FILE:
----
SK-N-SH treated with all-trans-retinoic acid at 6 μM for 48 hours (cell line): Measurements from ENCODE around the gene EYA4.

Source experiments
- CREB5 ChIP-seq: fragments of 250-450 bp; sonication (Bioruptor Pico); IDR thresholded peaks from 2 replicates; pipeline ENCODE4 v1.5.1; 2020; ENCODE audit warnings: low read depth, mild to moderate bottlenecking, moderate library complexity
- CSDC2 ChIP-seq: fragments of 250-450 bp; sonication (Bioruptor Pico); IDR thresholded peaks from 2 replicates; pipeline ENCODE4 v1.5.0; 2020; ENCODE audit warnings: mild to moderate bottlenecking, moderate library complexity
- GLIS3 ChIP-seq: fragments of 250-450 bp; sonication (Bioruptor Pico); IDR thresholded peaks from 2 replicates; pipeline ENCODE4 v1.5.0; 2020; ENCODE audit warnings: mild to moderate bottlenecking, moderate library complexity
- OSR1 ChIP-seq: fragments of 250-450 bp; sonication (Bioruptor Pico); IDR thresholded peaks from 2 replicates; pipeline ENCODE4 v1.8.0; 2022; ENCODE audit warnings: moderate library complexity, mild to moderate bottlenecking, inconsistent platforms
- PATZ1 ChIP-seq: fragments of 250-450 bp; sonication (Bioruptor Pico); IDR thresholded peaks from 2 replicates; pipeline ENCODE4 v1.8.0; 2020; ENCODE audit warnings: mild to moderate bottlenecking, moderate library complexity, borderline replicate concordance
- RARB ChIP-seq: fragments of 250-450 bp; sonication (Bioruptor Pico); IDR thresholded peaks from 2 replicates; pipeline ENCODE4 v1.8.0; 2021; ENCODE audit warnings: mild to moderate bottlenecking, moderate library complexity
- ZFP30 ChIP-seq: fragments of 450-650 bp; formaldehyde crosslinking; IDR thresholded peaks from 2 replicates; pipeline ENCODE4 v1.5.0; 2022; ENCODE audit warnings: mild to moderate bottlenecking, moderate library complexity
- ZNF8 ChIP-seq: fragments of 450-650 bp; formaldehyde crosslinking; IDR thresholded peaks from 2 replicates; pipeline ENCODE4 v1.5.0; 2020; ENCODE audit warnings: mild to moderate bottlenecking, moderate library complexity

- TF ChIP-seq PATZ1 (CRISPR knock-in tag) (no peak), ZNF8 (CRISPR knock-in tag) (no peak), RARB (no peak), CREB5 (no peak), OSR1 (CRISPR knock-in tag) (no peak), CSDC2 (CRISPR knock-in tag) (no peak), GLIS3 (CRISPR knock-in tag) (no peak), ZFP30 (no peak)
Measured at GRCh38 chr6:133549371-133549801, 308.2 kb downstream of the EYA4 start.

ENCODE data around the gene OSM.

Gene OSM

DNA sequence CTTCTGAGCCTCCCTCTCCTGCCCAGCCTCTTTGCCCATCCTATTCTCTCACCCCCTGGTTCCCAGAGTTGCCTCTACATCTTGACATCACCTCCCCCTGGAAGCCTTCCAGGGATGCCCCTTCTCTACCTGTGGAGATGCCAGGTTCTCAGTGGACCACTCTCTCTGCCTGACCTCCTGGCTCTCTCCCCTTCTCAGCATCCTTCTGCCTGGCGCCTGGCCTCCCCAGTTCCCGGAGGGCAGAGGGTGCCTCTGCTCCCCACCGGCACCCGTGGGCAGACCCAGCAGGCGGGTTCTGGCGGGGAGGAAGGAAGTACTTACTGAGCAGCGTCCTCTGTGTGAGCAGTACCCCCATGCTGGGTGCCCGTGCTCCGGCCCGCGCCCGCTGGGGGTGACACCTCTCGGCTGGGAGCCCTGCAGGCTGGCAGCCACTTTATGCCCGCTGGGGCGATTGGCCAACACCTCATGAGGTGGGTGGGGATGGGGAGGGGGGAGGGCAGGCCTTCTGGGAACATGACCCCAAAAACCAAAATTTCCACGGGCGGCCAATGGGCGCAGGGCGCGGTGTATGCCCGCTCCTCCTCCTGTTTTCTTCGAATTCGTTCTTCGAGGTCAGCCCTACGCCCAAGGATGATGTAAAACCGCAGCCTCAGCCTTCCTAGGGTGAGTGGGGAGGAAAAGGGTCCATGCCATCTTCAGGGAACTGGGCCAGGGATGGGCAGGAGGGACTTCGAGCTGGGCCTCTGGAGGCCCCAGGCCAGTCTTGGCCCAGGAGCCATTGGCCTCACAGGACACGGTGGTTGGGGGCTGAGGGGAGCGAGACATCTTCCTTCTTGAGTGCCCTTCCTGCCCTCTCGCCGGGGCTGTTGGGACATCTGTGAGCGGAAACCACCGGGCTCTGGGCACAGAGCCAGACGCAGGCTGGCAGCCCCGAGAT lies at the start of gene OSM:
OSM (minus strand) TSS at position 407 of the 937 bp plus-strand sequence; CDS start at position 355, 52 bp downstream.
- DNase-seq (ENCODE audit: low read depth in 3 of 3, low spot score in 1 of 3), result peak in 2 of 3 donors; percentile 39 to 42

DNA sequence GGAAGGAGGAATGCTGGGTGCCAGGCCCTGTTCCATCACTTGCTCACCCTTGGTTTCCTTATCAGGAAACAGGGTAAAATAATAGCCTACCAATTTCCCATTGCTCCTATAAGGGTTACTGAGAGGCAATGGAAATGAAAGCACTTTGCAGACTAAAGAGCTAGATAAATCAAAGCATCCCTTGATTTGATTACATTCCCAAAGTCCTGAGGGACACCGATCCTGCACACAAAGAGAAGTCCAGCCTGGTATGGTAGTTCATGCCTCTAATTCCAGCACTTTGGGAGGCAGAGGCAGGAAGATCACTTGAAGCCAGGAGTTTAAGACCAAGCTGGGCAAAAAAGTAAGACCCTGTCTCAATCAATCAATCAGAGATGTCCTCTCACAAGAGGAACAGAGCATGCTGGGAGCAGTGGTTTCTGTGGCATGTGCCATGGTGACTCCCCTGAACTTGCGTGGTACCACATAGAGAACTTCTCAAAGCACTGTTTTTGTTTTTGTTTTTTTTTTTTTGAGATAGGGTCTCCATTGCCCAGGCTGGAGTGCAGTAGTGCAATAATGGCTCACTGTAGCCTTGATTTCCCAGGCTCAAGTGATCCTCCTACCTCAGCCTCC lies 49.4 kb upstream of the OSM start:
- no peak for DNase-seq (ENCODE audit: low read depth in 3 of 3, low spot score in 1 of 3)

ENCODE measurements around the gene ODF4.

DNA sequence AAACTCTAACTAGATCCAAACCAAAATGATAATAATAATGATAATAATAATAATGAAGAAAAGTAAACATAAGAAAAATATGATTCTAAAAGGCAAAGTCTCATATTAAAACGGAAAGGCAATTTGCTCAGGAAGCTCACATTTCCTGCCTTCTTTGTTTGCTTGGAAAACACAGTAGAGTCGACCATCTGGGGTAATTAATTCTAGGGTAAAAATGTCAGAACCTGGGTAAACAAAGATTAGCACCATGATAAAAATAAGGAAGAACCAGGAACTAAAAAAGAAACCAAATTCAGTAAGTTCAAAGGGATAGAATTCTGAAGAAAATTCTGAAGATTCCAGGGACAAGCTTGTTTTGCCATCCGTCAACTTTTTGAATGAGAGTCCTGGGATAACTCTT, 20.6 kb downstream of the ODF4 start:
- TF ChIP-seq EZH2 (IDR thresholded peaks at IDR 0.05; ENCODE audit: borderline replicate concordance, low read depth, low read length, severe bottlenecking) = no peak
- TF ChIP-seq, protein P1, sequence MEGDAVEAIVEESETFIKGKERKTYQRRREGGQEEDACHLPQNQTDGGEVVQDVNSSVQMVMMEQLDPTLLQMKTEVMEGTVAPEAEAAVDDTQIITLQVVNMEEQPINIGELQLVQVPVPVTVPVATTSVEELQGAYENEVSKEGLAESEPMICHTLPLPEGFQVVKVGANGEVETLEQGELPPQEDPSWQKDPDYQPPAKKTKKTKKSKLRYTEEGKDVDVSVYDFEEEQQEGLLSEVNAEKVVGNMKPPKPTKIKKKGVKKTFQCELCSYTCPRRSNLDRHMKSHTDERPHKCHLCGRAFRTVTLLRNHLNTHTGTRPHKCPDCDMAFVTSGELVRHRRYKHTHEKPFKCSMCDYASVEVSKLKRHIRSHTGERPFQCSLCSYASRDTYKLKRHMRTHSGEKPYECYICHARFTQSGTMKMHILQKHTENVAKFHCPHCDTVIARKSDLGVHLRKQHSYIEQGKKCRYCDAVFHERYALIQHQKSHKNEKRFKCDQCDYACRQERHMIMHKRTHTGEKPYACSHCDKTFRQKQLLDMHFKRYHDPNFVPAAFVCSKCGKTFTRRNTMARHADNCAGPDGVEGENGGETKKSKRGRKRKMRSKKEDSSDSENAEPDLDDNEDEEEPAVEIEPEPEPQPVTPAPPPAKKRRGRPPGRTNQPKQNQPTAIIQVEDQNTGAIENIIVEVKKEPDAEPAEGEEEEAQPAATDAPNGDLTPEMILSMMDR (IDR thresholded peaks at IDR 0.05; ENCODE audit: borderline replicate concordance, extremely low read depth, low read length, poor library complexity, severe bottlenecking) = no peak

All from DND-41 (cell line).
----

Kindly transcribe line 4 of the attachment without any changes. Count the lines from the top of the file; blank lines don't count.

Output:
- CSDC2 ChIP-seq: fragments of 250-450 bp; sonication (Bioruptor Pico); IDR thresholded peaks from 2 replicates; pipeline ENCODE4 v1.5.0; 2020; ENCODE audit warnings: mild to moderate bottlenecking, moderate library complexity